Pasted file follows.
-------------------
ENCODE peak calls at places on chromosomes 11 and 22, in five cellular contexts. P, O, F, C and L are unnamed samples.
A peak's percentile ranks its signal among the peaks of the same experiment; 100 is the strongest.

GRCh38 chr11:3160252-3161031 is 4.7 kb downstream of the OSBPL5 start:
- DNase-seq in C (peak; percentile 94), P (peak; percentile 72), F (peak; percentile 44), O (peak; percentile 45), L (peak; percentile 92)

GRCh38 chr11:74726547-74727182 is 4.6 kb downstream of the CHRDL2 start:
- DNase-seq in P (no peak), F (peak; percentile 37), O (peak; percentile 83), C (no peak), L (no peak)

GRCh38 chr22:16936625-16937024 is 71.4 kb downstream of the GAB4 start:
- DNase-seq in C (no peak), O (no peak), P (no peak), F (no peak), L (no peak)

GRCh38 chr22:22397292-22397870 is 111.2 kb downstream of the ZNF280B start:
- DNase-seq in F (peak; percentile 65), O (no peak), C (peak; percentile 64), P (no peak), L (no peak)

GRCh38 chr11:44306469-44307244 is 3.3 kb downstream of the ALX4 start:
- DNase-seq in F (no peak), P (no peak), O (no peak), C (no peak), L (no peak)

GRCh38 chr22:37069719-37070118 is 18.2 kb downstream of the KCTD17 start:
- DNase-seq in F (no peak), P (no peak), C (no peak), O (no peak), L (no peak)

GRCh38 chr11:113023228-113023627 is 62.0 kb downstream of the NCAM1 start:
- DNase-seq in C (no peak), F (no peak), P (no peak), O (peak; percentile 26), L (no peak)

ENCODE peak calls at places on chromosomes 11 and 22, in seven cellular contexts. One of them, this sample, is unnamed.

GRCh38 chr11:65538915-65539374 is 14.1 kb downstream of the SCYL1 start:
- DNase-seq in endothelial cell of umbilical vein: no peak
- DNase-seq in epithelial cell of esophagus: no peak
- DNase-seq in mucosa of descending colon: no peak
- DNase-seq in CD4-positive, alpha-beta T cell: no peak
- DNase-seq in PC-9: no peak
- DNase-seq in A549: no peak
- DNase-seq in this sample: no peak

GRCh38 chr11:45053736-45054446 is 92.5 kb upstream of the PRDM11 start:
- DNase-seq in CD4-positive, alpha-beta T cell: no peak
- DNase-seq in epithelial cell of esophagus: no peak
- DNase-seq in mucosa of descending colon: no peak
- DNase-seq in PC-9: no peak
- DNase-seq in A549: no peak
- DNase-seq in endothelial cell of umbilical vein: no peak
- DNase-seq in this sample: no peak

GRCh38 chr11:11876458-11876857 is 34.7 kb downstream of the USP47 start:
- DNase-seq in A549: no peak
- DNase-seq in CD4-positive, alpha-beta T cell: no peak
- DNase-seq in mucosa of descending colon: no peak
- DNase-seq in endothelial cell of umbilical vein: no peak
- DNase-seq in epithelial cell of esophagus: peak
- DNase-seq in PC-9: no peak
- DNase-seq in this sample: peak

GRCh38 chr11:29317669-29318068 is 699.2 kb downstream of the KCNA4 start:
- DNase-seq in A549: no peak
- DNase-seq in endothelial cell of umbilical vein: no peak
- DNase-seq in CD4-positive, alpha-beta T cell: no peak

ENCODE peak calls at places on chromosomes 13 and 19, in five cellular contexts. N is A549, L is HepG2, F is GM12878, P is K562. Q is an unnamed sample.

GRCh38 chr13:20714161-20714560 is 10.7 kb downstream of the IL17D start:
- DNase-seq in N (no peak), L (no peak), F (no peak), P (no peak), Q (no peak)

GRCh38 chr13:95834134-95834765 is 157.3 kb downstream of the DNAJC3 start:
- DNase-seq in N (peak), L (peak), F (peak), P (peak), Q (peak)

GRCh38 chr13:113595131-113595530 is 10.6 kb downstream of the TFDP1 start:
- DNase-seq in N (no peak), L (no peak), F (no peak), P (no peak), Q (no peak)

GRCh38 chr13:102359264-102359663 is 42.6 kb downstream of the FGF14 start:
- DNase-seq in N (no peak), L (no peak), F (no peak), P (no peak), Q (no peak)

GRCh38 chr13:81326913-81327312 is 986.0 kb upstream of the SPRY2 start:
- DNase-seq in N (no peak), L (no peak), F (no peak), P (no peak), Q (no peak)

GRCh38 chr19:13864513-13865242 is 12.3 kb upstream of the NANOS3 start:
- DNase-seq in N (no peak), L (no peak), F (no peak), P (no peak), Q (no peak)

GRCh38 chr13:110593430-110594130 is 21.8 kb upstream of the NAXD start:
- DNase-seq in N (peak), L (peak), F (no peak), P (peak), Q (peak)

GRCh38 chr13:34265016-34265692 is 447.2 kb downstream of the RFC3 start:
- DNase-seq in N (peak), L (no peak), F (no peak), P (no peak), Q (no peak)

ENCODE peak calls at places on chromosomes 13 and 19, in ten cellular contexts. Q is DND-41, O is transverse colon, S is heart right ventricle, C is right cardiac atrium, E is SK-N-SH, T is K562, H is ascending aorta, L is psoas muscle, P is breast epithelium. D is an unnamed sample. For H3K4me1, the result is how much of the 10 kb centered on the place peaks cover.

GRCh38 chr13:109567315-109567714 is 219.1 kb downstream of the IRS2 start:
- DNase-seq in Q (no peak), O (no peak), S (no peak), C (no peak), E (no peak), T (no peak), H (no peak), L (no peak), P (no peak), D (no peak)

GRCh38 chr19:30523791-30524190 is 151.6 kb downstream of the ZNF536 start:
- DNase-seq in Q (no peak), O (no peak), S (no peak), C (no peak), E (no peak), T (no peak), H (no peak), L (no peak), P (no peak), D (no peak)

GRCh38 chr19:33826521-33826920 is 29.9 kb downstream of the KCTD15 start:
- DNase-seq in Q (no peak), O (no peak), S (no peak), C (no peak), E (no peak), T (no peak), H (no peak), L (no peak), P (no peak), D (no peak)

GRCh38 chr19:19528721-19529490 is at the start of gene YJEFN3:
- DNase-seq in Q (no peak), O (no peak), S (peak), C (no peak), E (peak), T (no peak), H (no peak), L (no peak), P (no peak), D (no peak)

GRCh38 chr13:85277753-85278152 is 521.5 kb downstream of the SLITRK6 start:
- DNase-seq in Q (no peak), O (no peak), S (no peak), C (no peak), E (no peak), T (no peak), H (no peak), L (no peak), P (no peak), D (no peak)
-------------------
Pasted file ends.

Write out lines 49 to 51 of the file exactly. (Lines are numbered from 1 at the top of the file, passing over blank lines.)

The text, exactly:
GRCh38 chr13:95834134-95834765 is 157.3 kb downstream of the DNAJC3 start:
- DNase-seq in N (peak), L (peak), F (peak), P (peak), Q (peak)

GRCh38 chr13:113595131-113595530 is 10.6 kb downstream of the TFDP1 start: